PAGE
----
Academic Calendar Changes Up for Debate Again

Editor’s note: This article was initially published in The Daily Gazette, Swarthmore’s online, daily newspaper founded in Fall 1996. As of Fall 2018, the DG has merged with The Phoenix. See the about page to read more about the DG.

On October 8, Provost Tom Stephenson and Dean of Students Liz Braun sent out an email asking for feedback about changes to the academic calendar. The proposed new “balanced calendar” includes a  shortened exam period and an earlier graduation date. It serves as an alternative to the calendar that was proposed in 2014 but was strongly opposed by the class of 2015, the first class it would affect, and was later dismissed as a result of the harsh criticism it received from students.

The calendar changes the faculty approved in 2014 resulted in a shorter reading period, a shorter senior week and an earlier graduation for the class of 2015. Many of the class of 2015 were dissatisfied with this change, and published a two page document that was provided to the faculty at a faculty meeting, outlining their concerns with the proposed calendar change.

Following discussions with faculty and students, the Provost decided to revert back to the original schedule for the class of 2015, but noted that the schedule would be altered to adapt to the concern of students and implemented for the class of 2017.

During this re-evaluation, the curriculum committee collected data about students’ exams, and came up with two alternative calendars: the “balanced calendar” and the “default calendar.”

The “balanced calendar” includes the features outlined in Stephenson’s email, sent on October 8: “The Committee proposes restoring the spring reading period to 5 days.  In return, however, the total number of days from the beginning to the end of the exam period is decreased from 10 to 7, by scheduling exams on a Sunday, and on Friday and Saturday evenings.”

The “default calendar” includes the same earlier commencement date as the “balanced calendar,” a shortened three day reading period, and a nine day exam period. When explaining why the new calendar is dubbed “balanced,” Stephenson explained, “We balanced the reading period and the length of finals period.”

The original motivation for holding an earlier graduation was due to the amount of time non-Honors seniors had between the end of classes and graduation, along with a desire by the faculty to move graduation earlier, said Stephenson.

According to Stephenson, non-Honors seniors, who make up about seventy to eighty percent of the graduating class, had two to two-and-a-half free weeks between the end of classes and commencement with the past schedule.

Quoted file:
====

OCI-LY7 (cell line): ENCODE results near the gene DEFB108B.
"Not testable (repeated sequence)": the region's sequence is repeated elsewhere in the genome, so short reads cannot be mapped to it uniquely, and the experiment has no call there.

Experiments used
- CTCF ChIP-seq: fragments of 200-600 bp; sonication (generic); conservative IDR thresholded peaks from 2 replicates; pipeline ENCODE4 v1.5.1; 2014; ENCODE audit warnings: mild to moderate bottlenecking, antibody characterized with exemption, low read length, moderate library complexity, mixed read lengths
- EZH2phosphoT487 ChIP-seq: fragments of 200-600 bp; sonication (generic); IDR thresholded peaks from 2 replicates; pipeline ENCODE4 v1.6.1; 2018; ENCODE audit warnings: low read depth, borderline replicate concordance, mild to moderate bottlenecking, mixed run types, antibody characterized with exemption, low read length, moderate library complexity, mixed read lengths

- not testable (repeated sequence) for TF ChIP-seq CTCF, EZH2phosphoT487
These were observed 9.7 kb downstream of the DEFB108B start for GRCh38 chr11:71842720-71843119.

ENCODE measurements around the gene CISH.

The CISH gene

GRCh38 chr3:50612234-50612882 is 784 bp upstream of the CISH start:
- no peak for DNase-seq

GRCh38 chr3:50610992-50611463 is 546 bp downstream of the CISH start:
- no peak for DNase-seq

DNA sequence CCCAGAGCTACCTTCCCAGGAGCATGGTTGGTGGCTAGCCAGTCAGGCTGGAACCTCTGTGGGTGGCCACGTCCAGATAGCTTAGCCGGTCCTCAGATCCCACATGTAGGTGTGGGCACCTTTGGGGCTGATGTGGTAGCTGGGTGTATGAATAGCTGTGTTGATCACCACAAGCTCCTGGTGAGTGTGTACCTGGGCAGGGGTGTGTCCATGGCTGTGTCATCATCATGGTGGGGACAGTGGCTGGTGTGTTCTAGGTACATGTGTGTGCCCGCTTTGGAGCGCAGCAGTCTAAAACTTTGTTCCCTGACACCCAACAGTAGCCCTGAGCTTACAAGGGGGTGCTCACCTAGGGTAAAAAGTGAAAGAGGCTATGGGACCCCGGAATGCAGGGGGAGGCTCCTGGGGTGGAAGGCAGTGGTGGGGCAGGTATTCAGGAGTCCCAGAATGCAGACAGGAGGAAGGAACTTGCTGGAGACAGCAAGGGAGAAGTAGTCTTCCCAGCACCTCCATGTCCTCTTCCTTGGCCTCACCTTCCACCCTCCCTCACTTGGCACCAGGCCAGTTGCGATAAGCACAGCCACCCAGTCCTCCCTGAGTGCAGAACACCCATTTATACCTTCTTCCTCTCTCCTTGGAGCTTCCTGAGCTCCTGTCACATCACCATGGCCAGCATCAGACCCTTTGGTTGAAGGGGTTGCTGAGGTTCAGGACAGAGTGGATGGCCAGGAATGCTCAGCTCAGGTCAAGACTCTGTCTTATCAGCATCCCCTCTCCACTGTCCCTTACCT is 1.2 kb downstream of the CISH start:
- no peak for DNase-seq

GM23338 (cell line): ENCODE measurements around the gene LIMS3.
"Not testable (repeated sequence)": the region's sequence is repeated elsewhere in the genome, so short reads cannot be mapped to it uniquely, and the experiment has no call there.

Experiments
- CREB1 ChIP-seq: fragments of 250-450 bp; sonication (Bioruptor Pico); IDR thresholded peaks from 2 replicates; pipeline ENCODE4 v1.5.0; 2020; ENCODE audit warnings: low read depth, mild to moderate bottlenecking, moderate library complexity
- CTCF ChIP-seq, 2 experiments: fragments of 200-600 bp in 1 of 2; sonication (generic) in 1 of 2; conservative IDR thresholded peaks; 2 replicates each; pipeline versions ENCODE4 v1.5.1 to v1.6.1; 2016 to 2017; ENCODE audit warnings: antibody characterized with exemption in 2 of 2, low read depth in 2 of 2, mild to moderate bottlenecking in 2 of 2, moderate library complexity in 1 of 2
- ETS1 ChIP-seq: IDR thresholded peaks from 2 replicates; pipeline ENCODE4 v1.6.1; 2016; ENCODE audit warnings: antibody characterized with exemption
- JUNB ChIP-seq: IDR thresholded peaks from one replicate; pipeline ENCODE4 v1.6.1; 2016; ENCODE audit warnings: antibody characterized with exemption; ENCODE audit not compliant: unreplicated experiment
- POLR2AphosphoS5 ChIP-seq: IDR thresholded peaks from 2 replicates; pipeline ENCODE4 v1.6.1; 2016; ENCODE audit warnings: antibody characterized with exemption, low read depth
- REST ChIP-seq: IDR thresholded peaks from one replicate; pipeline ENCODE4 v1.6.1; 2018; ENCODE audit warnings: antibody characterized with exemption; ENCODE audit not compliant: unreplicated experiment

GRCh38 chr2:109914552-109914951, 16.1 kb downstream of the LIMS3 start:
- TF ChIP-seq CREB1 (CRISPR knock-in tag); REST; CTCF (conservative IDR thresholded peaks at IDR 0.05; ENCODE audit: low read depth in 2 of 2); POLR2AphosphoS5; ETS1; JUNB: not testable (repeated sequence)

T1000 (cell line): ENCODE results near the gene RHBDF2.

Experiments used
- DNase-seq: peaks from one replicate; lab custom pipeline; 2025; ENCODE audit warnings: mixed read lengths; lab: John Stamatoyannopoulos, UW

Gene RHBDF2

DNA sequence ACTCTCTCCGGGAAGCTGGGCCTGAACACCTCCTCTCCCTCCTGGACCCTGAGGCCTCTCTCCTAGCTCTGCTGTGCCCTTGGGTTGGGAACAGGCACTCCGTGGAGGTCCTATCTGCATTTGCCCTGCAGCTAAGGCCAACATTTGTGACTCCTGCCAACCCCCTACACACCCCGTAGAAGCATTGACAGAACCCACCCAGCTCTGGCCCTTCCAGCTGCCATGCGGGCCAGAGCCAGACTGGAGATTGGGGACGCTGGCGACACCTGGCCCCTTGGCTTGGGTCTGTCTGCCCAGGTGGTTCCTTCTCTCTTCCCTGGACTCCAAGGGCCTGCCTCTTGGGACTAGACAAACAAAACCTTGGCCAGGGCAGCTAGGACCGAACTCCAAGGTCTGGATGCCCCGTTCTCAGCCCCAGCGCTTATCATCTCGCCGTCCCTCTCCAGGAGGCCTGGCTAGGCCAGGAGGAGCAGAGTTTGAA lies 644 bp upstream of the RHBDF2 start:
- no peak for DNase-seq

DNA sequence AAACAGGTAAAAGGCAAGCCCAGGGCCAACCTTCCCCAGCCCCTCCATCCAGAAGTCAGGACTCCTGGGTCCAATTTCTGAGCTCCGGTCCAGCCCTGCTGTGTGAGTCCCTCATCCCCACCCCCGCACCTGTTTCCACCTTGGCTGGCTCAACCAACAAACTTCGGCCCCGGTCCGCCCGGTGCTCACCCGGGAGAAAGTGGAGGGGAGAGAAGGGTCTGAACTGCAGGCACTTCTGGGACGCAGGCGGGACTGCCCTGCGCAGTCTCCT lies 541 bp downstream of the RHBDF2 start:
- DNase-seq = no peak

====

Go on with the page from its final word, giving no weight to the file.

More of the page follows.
“We don’t think that’s an acceptable situation,” he said.

In addition, Stephenson added, “The faculty are by and large in favor of providing more flexibility in the Summer season.” This flexibility is provided by having an earlier graduation date.

However, for Honors students — who take written exams in the exam period in addition to other course exams, and oral exams immediately after — the original proposed change was especially difficult.

“I hope that the Honors program will thrive whatever the calendar may be. It’s finally more important than the calendar,” said Professor of English Literature and Honors Coordinator Craig Williamson. “I have consistently supported the current (old) calendar, but I think the new calendar has been modified in ways that make it more workable.”

The “balanced calendar” restores the reading period, but reduces the exam period to eight days, during which honors students will take all of their honors written exams and their other course exams. Further, it reduces the Senior week following this exam period actually consists of four days.

“Last time this year the faculty sided with the students, and I have total faith that they will continue to do that,” said Patrick Ross ‘15, who advocated against the original changes. “Now that we aren’t rushing things, I’m sure a fair compromise can be reached. I still think that [senior] week is crucially important and that rushing the end of the year is ill-advised […]. The thing we lose now, with this adjusted schedule, is not important study time but important social time which– in my estimation– is equally important. But I do hear, as I did last year, the faculty’s wish to shorten the calendar, and I really do trust that our professors will continue to keep our best interests in mind.”

Following the outlining the “balanced” and “default” calendars, Stephenson and Braun asked for feedback from students. The final decision about the calendar will be made on Friday, October 23 in a faculty meeting.

“It’s been a long process, but I finally think we did it right this time,” said Stephenson.

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